Everyone else’s were aluminum, even my mother’s.
The house has not been opened in months and the humidity is salty. I feel damp and uncomfortable, but also cold. There is something dirty about a humid house and I know I will never feel clean here. I open a window, letting drier air in, trying to forget this is temporary. I am here to enjoy him not as a father, but as a man.
Sometimes my sister and I worried there were other girls who looked like us, with thick hair and handmade jewelry, who he liked more than us. We imagined a better wife, a more youthful mother. Someone with nice, soft legs, who played tennis and went topless at the beach.
The paintings on the wall are aquatic: a multicolored school of fish, a print of an ancient sailboat, black and white images of the French Atlantic coast, Vauville in 1890, the beginning of French surfers—blonde, tanned men with boards at their sides. Long, wooden boards—impractical. These pictures have an ironic purpose, I realize. They tell the history of the beach across the street by pointing out that its visitors used to look ridiculous. The surfers are goofy, naïve. Their unitards make them look like they belong in the circus. This is hotel lobby humor, I think. This cannot be in my father’s taste.
He had a clarinet collection when he was with us. He kept it in a glass case against the wall. He bought them, fixed them up and played them for me sometimes—when we were alone or when I was in the bathroom. He called it the “potty serenade” and the lyrics were about peeing, wiping, brushing and cleaning between the toes.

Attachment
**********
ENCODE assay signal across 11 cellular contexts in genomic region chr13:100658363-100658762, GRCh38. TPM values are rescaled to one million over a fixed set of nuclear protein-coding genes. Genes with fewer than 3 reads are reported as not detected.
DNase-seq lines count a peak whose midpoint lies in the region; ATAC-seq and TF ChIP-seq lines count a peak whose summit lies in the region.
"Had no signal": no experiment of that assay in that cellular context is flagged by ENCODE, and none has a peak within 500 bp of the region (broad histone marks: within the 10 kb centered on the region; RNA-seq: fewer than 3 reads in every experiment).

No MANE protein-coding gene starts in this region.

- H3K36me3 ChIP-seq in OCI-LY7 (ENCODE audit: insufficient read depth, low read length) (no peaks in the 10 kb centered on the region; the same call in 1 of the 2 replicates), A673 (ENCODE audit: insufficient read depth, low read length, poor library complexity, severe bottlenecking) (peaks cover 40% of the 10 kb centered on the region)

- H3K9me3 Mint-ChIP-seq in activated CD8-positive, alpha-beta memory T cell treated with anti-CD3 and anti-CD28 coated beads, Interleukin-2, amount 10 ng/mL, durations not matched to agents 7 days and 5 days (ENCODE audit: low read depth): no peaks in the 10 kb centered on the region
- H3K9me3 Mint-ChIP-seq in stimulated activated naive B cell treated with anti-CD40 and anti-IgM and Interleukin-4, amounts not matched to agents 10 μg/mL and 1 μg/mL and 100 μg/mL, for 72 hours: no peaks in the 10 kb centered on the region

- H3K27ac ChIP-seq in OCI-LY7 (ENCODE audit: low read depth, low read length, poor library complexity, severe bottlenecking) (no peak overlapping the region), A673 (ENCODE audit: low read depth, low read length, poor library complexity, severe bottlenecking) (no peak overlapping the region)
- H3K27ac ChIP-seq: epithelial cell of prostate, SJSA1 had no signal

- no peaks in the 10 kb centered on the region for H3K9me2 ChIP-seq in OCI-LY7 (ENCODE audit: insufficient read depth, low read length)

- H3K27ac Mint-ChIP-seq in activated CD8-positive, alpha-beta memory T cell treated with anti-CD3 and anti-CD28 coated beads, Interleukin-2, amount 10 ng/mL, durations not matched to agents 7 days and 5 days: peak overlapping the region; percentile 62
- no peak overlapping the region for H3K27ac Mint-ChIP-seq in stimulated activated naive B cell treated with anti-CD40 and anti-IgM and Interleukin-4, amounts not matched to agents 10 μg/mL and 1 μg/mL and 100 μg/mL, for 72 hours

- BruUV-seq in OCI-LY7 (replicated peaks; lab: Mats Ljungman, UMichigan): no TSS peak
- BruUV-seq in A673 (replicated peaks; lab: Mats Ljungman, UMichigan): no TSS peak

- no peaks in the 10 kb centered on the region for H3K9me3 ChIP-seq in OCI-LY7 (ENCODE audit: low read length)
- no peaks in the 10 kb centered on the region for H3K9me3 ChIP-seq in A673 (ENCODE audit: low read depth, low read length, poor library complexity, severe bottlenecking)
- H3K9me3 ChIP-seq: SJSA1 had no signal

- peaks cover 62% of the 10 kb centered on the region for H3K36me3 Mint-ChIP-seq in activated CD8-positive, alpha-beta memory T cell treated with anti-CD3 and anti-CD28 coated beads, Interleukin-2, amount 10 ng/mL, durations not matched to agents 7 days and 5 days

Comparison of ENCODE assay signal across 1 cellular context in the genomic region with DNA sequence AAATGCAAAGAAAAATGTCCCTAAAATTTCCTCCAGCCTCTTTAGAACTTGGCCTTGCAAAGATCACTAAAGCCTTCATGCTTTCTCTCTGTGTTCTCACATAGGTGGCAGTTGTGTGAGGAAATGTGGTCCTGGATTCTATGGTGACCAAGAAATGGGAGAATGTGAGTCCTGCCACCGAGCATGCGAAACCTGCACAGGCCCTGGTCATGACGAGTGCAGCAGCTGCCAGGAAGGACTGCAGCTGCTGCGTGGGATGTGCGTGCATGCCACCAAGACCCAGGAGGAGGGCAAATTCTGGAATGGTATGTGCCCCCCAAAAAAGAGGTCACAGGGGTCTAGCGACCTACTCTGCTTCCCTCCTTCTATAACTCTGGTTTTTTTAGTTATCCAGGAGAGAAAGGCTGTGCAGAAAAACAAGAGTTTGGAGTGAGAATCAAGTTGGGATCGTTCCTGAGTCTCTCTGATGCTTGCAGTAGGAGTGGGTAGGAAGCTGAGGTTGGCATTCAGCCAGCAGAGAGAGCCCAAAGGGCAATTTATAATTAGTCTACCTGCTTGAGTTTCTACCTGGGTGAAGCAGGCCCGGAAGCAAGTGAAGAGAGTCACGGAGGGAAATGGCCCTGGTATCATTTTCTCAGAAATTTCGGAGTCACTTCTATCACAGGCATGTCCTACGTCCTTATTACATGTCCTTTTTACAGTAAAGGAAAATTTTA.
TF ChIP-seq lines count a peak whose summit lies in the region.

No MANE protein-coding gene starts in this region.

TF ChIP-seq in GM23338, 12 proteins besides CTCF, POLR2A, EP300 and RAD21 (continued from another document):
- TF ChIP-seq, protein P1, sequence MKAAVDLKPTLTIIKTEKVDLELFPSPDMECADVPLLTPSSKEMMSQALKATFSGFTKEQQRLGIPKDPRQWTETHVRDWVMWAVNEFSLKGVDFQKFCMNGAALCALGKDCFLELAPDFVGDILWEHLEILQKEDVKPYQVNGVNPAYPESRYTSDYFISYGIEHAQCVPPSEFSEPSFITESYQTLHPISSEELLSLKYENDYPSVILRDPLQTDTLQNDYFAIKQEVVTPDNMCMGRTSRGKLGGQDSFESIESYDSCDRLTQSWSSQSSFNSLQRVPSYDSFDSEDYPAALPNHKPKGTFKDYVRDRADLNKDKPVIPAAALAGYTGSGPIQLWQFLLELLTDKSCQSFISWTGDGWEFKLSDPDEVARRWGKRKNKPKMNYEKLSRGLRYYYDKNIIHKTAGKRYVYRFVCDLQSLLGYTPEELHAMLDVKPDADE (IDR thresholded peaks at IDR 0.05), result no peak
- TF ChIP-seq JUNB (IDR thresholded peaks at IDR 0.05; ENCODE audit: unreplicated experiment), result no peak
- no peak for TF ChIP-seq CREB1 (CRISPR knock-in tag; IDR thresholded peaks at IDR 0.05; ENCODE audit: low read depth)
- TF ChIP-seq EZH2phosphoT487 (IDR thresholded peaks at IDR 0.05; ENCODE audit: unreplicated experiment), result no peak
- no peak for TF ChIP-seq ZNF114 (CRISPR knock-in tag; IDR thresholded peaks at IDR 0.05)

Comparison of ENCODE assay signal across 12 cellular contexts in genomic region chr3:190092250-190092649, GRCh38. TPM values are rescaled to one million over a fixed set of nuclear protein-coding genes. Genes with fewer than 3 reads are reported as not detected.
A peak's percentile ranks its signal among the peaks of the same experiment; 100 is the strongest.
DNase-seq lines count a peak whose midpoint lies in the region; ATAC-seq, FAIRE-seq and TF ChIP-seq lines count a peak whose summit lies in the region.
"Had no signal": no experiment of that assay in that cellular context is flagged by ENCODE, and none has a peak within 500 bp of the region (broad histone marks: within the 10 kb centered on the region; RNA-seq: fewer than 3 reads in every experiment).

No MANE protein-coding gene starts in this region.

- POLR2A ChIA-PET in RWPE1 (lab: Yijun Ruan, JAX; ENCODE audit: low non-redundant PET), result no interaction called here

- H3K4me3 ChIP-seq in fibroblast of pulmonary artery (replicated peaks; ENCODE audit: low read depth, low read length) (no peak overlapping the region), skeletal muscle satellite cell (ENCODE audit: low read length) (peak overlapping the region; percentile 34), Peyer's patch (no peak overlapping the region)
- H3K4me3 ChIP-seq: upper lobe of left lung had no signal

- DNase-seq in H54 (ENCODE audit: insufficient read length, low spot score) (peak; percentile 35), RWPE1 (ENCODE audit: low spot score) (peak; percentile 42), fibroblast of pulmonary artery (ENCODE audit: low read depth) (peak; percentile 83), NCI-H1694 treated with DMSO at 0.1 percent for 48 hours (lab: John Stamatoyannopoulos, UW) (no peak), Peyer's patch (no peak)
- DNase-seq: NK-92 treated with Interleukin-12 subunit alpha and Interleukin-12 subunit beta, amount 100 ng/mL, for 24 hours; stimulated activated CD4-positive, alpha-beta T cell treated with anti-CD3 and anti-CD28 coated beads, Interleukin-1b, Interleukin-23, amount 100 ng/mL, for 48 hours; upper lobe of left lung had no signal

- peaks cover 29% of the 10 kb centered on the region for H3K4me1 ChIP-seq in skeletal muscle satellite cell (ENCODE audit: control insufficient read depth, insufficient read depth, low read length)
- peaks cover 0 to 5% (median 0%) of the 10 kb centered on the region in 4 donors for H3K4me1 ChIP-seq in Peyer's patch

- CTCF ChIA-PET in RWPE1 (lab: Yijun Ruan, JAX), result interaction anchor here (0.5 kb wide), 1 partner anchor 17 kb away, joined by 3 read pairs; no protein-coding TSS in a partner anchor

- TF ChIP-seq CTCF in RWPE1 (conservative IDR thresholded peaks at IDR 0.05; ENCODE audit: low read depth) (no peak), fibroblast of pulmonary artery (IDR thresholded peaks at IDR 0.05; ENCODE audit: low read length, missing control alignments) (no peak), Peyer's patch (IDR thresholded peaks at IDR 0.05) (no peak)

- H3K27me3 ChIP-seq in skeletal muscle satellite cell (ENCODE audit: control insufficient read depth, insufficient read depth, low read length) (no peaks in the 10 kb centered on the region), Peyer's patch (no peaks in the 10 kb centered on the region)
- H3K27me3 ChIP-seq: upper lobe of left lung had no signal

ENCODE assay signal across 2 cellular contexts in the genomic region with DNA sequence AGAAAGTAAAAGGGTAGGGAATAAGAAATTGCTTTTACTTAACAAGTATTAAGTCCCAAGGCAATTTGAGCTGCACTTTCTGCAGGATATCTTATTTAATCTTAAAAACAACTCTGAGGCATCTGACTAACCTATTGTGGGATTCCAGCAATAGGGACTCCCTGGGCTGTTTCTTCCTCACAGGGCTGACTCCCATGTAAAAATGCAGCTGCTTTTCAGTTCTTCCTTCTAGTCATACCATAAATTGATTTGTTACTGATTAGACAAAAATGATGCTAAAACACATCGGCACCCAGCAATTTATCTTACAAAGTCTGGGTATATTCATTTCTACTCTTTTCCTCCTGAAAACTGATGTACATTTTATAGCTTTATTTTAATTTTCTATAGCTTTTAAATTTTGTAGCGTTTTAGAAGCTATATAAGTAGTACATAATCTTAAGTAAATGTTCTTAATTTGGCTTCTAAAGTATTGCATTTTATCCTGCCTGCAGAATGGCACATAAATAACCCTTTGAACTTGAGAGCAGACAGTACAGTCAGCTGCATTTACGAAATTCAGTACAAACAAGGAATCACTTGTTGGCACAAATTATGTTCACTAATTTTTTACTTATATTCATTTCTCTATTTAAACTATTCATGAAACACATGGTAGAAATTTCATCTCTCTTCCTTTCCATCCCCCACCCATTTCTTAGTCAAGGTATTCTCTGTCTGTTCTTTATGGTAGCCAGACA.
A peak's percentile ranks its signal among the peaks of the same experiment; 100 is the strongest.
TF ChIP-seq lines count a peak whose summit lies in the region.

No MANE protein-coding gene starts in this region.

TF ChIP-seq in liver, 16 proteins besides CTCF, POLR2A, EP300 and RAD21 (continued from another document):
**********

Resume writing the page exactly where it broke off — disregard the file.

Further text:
He used to work from home, in a veranda with curtains, three desks, a computer, a fax with an answering machine and piles of rough-paper folders marked with the names of his clients: Tano, Rosa, The Tamarinds. After he left we did not move a shelf or a table in his office. We didn’t lift the cloths that covered his computer or part the curtains in the veranda. We closed the door. The phone still rang some times and the answering machine spoke: “This is Francis Tanjan’s Architectural Firm, please leave a message at the tone.” Sometimes when my mother and my sister were away, I went in there to listen to old messages and took pleasure in how detached I felt from the urgency of his client’s voices. It was like that until my sister and I found out our father was living in Paris. That day I walked into his office. I broke and tore what I could. I wasn’t angry, though.
There is a pool in the yard. It’s clean and looks inviting, but I don’t have a bathing suit. My father gives me one. It’s lilac, a one-piece bathing suit that belongs to his new wife. It’s small on me. The thigh holes are too narrow and the breast part is flat. I imagine her as a starving tennis player, and his children—if there are any—as well-behaved enfants who wear matching outfits with anchors.